David Kathman: Real estate funds can be useful in just about any portfolio, especially as a diversifier. That's because the returns of real estate stocks tend not to be too strongly correlated with the returns of either the broader stock market or with bonds.
Just to give a couple of examples, in 2013 the S&P 500 gained 32%, while the Barclays US Aggregate Bond Index was down 2% and the MSCI US REIT Index of real estate stocks was similarly flat, up just 1%. But then in 2014, the MSCI US REIT Index gained 29%, while the S&P 500 and Barclays Agg had much smaller gains, of 14% and 6%. So having a modest real estate position in your portfolio, say 5% or 10%, can help smooth out returns and ultimately lead to better results over the long term.
As for how to get that real estate exposure, there are a few pretty good options. Vanguard Real Estate Index is by far the largest real estate mutual fund with about $68 billion in assets, more than half of which is in the ETF version. As its name suggests, it’s an index fund that tracks a broad benchmark of real estate stocks, and as you would expect from Vanguard, it’s also very cheap, costing 0.11% for the Admiral shares and 0.12% for the ETF.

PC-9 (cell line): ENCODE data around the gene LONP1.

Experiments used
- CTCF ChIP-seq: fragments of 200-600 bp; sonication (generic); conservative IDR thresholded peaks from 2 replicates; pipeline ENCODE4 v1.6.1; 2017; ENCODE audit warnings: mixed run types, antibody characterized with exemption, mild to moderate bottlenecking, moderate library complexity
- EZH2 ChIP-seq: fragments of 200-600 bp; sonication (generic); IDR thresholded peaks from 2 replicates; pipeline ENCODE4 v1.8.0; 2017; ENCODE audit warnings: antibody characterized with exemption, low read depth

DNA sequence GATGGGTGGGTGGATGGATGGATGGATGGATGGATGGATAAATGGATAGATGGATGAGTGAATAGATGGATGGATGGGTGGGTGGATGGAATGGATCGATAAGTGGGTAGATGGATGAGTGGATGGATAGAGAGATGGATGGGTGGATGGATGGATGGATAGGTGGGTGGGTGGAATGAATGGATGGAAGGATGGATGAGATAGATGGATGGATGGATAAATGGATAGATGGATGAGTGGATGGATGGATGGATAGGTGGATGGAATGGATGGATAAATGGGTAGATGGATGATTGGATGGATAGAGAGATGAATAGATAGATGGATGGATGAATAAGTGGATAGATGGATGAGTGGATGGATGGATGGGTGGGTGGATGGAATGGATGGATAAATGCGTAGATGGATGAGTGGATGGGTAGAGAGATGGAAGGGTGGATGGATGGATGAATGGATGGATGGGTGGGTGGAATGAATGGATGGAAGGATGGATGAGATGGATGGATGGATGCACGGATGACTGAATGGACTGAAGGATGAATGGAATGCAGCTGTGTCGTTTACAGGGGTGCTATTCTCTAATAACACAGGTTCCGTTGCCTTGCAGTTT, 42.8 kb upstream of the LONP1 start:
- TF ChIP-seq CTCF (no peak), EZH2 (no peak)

DFA Real Estate Securities is another cheap fund in this niche, at 0.18%. It’s not technically an index fund, but like other DFA funds it uses a rules-based approach that results in index-like returns.
The Vanguard and DFA funds are the only funds in the real estate category with Morningstar Analyst Ratings of Silver, but there are quite a few Bronze-rated funds in the category that are actively managed. Some of the more prominent ones are Fidelity Real Estate Investment, Cohen & Steers Realty Shares, and Principal Real Estate Securities. They’re not as cheap as the passive funds I mentioned, but they all have long-tenured managers and strong track records, and they’re all pretty solid ways to get real estate exposure for a portfolio.